With the end of hostilities in 1918 and the restrictions of the Treaty of Versailles being fully implemented on Germany's war-ravaged economy, the end appeared near for the Zeppelin Company. Feverishly, Dr. Hugo Eckener, now chairman of Zeppelin, sought a way to circumvent the unreasonable restrictions placed on Zeppelin production. Already, England and France had taken most of their zeppelins, claiming them as war reparations. These zeppelins were now being pulled apart and studied by Germany's former enemies or being introduced directly into their military arsenals.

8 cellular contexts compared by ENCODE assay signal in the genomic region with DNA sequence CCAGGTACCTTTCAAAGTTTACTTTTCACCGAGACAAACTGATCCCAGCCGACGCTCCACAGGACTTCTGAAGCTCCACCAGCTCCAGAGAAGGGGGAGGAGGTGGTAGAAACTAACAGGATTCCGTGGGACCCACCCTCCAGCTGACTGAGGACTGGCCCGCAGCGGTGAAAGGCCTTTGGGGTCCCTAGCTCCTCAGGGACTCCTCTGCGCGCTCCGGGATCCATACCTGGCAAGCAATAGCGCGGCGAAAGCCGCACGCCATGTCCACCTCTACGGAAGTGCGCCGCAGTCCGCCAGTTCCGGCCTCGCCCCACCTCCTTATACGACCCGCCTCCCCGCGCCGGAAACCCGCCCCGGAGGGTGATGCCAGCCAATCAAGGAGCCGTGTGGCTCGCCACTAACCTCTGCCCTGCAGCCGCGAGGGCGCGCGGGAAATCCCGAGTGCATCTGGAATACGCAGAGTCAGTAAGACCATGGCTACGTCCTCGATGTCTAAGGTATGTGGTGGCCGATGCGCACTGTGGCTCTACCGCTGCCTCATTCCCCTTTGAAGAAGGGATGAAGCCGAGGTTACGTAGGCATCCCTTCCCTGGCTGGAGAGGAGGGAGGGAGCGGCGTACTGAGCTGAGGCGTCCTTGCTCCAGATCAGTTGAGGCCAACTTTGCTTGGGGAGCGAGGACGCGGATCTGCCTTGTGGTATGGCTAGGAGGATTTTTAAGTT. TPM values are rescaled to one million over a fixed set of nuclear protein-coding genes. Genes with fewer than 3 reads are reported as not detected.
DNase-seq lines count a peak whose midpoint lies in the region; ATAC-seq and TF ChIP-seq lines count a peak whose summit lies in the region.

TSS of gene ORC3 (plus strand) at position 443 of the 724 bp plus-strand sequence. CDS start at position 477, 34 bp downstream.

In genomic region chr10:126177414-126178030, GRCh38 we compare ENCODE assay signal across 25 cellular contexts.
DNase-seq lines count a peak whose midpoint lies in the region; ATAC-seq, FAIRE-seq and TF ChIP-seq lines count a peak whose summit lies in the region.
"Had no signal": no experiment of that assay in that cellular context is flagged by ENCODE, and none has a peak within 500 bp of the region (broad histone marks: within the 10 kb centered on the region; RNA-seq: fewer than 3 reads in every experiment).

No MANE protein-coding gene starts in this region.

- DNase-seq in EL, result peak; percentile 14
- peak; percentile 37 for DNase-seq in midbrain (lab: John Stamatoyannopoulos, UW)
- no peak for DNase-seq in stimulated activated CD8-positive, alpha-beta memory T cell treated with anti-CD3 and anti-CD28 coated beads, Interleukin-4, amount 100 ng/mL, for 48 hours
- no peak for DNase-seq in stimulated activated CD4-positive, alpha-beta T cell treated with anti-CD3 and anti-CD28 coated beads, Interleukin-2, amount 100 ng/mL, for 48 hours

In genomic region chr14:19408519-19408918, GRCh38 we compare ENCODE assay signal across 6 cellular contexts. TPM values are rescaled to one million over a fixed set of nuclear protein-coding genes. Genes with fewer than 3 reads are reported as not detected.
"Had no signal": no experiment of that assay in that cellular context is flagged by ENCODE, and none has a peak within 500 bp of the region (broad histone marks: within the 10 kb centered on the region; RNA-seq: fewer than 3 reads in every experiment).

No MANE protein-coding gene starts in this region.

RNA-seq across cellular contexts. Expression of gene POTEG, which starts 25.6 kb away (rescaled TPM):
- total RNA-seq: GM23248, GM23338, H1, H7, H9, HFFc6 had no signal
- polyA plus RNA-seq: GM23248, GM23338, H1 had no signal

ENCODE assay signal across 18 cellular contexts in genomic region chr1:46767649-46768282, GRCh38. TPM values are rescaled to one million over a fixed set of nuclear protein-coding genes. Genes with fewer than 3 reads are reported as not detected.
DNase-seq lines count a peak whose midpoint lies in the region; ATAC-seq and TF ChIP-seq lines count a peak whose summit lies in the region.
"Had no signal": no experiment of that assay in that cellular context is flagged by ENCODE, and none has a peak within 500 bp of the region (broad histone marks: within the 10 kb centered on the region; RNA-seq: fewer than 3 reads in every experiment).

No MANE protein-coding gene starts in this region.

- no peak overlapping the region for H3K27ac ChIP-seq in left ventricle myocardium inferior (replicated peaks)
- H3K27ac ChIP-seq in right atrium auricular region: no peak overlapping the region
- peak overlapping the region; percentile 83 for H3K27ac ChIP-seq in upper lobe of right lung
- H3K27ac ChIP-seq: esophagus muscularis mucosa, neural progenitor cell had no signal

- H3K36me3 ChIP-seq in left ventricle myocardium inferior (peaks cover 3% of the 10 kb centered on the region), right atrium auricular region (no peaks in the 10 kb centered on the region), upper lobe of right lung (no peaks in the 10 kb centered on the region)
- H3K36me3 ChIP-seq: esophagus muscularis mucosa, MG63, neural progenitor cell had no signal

There was, however, one major world power that lacked any real expertise in rigid airship construction: the United States. Dr. Eckener proposed to the U.S. Government that he should build them a huge zeppelin for military use, the largest ever made at this time. This had the dual effect of giving the United States the technological edge in zeppelin construction and providing enough money for Zeppelin to stay in business. The U.S. agreed, and in the summer of 1921, with much protest from the allied European governments, the U.S. ordered construction of the LZ 126, the "Los Angeles". Construction began in the summer of 1922 in